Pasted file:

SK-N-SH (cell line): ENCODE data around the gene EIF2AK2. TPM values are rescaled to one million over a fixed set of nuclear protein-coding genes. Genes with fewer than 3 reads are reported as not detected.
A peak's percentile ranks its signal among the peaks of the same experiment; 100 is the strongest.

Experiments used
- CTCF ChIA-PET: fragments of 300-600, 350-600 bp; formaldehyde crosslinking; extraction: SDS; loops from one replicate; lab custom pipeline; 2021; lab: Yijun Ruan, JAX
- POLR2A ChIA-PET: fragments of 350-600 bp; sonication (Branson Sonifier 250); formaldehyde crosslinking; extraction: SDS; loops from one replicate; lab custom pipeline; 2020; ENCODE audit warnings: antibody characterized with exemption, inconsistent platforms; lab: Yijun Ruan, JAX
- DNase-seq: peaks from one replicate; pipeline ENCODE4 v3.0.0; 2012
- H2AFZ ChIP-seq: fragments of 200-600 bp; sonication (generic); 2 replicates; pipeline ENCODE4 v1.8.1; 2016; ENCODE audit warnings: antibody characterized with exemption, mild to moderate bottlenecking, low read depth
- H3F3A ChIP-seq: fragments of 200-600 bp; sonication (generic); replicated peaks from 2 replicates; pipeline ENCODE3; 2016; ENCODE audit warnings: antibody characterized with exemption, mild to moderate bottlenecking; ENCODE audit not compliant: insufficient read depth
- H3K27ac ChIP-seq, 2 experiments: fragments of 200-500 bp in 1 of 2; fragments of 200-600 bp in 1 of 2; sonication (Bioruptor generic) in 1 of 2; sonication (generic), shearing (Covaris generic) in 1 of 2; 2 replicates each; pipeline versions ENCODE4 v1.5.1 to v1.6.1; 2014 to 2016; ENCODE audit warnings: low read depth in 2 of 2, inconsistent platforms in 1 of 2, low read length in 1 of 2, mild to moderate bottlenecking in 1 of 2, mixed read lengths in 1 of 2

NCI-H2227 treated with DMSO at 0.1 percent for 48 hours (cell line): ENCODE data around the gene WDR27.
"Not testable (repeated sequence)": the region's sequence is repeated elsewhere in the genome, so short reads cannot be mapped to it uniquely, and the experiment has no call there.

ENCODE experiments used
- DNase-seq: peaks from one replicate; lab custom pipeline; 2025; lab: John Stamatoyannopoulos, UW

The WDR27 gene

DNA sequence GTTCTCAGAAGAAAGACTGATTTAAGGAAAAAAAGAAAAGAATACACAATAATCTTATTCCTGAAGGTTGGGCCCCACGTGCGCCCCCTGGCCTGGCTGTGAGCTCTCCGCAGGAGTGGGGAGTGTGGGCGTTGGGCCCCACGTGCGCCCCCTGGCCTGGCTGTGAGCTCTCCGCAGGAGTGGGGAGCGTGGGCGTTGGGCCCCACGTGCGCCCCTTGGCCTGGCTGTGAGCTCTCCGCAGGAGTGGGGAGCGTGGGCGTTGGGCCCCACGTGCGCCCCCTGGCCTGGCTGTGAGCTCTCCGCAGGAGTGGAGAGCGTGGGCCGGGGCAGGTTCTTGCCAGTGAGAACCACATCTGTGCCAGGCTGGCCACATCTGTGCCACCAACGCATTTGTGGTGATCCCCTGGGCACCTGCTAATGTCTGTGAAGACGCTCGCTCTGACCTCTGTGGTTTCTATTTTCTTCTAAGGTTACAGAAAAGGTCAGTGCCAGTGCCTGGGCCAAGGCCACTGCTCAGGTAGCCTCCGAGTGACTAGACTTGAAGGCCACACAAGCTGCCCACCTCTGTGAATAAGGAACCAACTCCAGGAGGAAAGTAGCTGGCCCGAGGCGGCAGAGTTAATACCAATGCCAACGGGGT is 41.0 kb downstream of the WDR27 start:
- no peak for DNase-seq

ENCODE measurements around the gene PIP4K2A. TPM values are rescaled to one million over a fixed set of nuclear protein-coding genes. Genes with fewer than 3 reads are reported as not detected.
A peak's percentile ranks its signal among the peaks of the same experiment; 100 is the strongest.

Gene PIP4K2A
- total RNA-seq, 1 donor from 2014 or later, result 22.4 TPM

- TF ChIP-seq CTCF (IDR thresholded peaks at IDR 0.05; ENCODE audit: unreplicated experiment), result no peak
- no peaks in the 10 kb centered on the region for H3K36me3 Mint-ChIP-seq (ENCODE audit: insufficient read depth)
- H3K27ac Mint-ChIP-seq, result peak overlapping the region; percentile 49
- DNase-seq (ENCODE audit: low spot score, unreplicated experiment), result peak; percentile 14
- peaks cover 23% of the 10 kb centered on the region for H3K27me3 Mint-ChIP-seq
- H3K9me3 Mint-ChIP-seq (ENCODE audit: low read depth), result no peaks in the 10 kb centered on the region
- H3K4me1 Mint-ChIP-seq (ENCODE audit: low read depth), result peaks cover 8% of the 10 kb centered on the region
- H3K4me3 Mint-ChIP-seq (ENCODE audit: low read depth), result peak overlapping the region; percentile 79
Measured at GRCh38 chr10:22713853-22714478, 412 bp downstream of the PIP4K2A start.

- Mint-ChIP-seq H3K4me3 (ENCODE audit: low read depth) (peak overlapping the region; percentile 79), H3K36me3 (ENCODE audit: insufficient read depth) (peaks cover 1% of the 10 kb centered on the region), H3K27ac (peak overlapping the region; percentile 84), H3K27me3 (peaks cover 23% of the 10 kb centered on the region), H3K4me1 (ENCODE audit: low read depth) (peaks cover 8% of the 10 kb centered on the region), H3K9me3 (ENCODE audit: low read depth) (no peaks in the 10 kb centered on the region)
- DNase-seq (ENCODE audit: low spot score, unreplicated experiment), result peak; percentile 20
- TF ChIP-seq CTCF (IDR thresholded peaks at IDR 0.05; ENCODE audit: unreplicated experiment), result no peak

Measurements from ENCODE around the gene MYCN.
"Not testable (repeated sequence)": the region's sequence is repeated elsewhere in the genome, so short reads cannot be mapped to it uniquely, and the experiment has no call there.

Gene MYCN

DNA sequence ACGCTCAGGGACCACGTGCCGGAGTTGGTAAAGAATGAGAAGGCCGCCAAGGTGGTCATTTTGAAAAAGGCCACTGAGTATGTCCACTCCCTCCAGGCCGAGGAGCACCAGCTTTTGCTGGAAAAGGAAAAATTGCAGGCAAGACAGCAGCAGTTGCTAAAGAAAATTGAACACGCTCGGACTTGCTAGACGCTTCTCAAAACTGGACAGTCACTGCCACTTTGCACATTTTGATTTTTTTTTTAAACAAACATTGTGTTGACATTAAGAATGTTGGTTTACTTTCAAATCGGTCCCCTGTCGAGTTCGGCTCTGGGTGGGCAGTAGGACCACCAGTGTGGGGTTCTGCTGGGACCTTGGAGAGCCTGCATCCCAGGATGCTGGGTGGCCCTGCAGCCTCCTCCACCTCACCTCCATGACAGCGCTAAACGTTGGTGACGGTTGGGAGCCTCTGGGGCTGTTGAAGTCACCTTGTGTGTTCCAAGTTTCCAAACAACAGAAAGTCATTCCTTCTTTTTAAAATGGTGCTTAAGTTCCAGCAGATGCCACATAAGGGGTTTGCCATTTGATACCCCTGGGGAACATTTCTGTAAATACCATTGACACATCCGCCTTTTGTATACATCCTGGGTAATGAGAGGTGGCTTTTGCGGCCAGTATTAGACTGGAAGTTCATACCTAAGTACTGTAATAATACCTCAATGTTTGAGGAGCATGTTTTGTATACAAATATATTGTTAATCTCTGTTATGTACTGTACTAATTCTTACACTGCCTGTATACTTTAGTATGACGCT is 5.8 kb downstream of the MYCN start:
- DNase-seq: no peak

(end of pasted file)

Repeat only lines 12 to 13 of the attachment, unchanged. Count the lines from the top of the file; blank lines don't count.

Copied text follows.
ENCODE experiments used
- DNase-seq: peaks from one replicate; lab custom pipeline; 2025; lab: John Stamatoyannopoulos, UW